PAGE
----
One of the initial mitzvos of the Torah, the Korban Pesach, was given to
the Jewish nation as a preface to redemption. It is filled with myriad
details, surely a distinct departure from other introductory exercises that
leave the participants with simple initiatory protocol.
What is truly amazing is the place where the Torah put the specific mitzvah
that prohibits the breaking of the meat bones of the sacrifice, to get to
At first, in the early part of the parsha, the Torah details the way the
lamb is roasted and how it is eaten.
"But if the household is too small for a lamb or kid, then he and his
neighbor who is near his house shall take according to the number of
people; everyone according to what he eats shall be counted for the lamb or
kid.: They shall eat the flesh on that night -- roasted over the fire --
and matzos; with bitter herbs shall they eat it.: "You shall not eat it
partially roasted or cooked in water; only roasted over fire -- its head,
its legs, with its innards: You shall not leave any of it until morning;
any of it that is left until morning you shall burn in the fire: "So shall
you eat it - your loins girded, your shoes on your feet, and your staff in
your hand; you shall eat it in haste -- it is a Pesach-offering to Hashem"
It makes no mention of the command to eat it without breaking a bone.
Only, some thirty verses later, later when the Torah discusses the
fundamentals of the offering,does it add that law, as a seemingly misplaced
detail among serious edicts: such as who is permitted to eat it; and that
the korban is a mitzvah which is incumbent on every Jew.
"Hashem said to Moses and Aaron, "This is the chok (decree) of the
Pesach-offering - no alienated person may eat from it. Every slave of a
man, who was bought for money, you shall circumcise him; then he may eat of
it. A sojourner and a hired laborer may not eat it.
Then it adds, "In one house shall it be eaten; you shall not remove any of
the meat from the house to the outside, and you shall not break a bone in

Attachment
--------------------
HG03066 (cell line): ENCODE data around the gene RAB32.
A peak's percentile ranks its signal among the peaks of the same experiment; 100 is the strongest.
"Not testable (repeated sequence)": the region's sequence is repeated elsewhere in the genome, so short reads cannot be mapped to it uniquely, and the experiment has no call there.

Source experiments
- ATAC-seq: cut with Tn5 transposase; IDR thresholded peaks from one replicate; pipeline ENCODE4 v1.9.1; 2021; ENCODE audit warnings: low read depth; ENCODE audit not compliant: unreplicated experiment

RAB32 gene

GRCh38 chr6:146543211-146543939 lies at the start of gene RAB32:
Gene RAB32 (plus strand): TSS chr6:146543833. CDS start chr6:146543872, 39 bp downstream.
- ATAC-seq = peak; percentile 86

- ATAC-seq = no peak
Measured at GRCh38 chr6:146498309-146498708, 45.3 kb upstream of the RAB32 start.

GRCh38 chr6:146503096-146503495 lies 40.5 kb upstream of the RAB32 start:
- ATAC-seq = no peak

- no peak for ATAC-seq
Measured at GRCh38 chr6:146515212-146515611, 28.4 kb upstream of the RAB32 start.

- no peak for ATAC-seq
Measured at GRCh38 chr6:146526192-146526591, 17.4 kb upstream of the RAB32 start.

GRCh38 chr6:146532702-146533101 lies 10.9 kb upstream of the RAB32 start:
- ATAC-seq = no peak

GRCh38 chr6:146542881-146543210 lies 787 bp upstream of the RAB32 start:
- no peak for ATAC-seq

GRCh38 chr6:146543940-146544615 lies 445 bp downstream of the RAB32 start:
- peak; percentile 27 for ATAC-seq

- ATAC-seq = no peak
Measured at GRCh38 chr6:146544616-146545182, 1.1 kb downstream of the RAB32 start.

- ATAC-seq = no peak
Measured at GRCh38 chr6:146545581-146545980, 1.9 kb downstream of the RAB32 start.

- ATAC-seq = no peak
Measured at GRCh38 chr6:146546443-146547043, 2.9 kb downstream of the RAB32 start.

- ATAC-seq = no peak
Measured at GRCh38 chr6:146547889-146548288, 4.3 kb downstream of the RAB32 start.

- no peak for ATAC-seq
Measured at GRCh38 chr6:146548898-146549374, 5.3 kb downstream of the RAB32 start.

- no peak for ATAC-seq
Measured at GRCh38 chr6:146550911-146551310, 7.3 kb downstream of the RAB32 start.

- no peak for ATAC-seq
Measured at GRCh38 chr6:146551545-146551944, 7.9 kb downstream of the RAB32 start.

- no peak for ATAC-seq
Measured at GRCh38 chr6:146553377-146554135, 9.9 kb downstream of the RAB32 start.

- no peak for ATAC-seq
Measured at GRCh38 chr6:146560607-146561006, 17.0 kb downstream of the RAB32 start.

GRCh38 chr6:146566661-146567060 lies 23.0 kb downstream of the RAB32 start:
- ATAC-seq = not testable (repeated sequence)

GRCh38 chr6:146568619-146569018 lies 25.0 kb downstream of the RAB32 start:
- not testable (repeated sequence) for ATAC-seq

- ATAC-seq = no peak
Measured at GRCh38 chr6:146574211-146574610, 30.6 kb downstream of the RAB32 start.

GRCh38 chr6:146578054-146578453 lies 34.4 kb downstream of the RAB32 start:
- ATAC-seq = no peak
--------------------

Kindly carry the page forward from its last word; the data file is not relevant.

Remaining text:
it. The entire assembly of Israel shall perform it: "When a proselyte
sojourns among you he shall make the Pesach-offering for Hashem; each of
his males shall be circumcised, and then he may draw near to perform it and
he shall be like the native of the land; no uncircumcised male may eat of
it. One law shall there be for the native and the proselyte who lives among
you.": (ibid 43-49).
The question is: why insert the issue of broken bones,a seemingly minor
detail, together with the fundamentals of this most important ritual?
When the Satmar Rav came to this country after World War II he had a
handful of Hungarian immigrants, most of them Holocaust survivors, as his
Chasidim. As the custom is with Chasidic rebbes, they would come for a
blessing and leave a few dollars for the rebbe to give to charity on their
behalf. The poor immigrants, would come in for blessings, some leaving a
dollar, others some coins and on occasion a wealthier chasid would leave a
five, a ten, or even a twenty-dollar bill. The rebbe would not look at the
offerings; rather he would open the old drawers of his desk and stuff them
in, ready, and available for them to be put to charitable use.
Of course, givers were not the only one who visited the rebbe. Those who
were in need came as well. Each of them bearing their tale of sorrow,
asking for a donation.
Once a man came desperately in need of a few hundred dollars, which the
rebbe gladly agreed to give.
The rebbe opened hid drawer, and began pulling out bills. Out came singles
and fives, a few tens and even a twenty. Then the rebbe called in his
Gabbai (sexton), "Here," he said, please help me with this."
The Rebbe began straightening out the bills one by one. Together, they took
each bill, flattened it and pressed it until it looked as good as new. The
rebbe took 100 one dollar bills and piled it into a neat stack. Then he
took out a handful of five-dollar bills and put them into another pile.
Then he took about five wrinkled ten dollar bills, pressed them flat, and
piled them as well. Finally, he slowly banded each pile with a rubber band,
and then bound them all together. He handed it to the gabbai and asked him
to present it to the supplicant. "Rebbe," asked the sexton, "why all the
fuss? A wrinkled dollar works just as well as a crisp one!"
The rebbe explained. "One thing you must understand. When you do a mitzvah.
It must be done with grace, and class. The way you give tzedoka, is almost
as important as the tzedoka itself. Mitzvos must be done regally. We will
not hand out rumbled bills to those who are in need."
The prohibition against breaking bones is not just a culinary exercise. The
Sefer HaChinuch explains it is a fundamental ordinance that defines the
very attitude toward that Jews should have toward mitzvos. Though we eat in
haste, we must eat with class. We don't break bones, and we don't chomp at
the meat; especially mitzvah meat. That fact is as fundamental as the
others it is placed with. A person's actions while performing a Mitzvah is
inherently reflective of his attitude toward the Mitzvah itself. The Torah,
in placing this seemingly insignificant, command about the way things are
eaten together with the laws of who is to eat it tells us that both the
mitzvah and the attitude are equally important with no bones about it.
Dedicated in memory of R'Yisrael Zisha ben Reb Hirsch Mordechai - Reb
Yisroel Zisha Tanzer by Mr. and Mrs. Gedaliah Cohen and Family